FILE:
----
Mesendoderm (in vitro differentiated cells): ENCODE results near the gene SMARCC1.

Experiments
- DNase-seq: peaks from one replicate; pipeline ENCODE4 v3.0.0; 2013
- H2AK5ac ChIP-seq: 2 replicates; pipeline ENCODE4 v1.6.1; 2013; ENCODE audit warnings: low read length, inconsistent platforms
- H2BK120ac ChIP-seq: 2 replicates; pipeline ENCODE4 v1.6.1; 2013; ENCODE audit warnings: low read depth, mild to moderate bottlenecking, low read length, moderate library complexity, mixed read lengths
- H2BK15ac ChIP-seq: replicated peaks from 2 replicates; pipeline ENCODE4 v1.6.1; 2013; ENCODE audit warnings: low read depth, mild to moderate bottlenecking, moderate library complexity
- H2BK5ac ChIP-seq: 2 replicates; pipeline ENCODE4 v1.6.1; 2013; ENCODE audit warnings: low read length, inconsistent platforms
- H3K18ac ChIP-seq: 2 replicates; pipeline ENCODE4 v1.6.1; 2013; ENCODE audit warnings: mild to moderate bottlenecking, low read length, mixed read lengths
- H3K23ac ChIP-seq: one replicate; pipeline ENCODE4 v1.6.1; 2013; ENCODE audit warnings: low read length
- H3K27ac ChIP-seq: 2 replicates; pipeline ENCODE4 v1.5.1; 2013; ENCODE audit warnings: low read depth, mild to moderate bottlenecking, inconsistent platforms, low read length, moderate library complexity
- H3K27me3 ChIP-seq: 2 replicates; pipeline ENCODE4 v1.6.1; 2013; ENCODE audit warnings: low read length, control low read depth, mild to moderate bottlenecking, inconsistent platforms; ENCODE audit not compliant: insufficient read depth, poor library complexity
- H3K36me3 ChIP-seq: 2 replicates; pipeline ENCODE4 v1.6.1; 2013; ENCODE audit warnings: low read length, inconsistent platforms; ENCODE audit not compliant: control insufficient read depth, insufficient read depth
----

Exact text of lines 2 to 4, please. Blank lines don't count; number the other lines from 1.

Experiments
- DNase-seq: peaks from one replicate; pipeline ENCODE4 v3.0.0; 2013
- H2AK5ac ChIP-seq: 2 replicates; pipeline ENCODE4 v1.6.1; 2013; ENCODE audit warnings: low read length, inconsistent platforms